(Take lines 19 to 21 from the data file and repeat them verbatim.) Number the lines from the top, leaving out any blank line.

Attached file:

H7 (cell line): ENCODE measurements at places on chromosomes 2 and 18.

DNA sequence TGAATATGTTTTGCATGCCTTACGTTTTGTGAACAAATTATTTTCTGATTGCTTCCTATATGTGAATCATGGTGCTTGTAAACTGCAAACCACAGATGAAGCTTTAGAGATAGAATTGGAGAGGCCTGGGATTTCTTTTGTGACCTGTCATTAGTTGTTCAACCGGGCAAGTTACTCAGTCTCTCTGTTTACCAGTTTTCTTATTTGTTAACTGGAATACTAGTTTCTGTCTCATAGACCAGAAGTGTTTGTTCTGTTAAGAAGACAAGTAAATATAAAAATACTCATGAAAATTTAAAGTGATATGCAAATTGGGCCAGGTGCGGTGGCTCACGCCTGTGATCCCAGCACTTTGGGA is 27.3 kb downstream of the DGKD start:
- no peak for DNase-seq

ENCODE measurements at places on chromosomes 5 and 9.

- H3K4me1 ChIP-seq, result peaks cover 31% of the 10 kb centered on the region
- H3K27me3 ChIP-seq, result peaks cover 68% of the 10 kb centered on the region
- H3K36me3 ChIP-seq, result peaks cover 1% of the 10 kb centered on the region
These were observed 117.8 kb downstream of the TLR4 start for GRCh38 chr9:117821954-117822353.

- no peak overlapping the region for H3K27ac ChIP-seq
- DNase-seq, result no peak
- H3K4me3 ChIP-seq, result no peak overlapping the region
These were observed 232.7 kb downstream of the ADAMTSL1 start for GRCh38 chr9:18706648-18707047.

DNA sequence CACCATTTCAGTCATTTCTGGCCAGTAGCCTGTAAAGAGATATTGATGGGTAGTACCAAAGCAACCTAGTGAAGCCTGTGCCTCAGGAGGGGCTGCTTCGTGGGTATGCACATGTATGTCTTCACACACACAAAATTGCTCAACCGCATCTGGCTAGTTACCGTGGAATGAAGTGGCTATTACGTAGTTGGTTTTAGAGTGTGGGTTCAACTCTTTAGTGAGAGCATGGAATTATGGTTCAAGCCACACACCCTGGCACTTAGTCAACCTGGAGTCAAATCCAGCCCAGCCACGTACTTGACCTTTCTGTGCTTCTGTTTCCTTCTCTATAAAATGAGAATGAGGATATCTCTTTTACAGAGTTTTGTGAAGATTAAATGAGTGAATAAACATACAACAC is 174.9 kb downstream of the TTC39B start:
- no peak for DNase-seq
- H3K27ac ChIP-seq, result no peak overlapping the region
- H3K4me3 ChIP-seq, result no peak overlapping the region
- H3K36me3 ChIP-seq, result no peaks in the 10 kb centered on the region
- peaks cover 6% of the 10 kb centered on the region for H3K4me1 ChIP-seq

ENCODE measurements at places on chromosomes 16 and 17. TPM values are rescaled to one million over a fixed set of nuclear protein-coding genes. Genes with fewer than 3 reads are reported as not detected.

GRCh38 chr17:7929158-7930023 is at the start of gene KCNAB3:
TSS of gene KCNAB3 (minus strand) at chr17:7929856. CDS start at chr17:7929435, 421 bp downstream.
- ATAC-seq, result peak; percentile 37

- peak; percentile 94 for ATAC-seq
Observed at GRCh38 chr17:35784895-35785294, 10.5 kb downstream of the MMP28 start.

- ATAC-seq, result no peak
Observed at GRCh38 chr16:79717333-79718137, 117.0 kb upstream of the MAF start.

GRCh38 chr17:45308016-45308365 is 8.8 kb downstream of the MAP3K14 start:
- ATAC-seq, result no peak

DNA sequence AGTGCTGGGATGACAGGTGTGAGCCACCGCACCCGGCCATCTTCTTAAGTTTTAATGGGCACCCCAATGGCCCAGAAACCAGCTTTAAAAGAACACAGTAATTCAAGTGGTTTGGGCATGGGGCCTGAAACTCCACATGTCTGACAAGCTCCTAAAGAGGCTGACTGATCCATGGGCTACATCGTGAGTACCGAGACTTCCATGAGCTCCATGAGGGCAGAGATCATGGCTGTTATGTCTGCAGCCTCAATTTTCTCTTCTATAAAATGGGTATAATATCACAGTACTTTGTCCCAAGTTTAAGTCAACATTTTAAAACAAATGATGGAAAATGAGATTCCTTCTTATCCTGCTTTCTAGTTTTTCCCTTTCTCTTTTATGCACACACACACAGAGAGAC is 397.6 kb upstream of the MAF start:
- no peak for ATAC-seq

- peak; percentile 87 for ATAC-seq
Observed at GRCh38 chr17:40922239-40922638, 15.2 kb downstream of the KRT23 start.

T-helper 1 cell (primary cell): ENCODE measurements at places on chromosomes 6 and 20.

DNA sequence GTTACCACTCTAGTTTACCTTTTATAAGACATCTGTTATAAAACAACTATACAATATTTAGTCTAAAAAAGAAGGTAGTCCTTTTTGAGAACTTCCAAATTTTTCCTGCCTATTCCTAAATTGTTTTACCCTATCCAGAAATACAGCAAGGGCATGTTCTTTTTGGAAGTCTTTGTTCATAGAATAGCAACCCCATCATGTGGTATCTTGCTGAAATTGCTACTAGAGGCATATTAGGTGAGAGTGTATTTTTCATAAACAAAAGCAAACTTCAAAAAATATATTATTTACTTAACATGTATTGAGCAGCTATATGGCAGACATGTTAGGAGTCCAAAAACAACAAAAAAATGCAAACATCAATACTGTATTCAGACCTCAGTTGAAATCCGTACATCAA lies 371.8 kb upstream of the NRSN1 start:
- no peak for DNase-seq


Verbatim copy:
ENCODE measurements at places on chromosomes 16 and 17. TPM values are rescaled to one million over a fixed set of nuclear protein-coding genes. Genes with fewer than 3 reads are reported as not detected.

GRCh38 chr17:7929158-7930023 is at the start of gene KCNAB3:
TSS of gene KCNAB3 (minus strand) at chr17:7929856. CDS start at chr17:7929435, 421 bp downstream.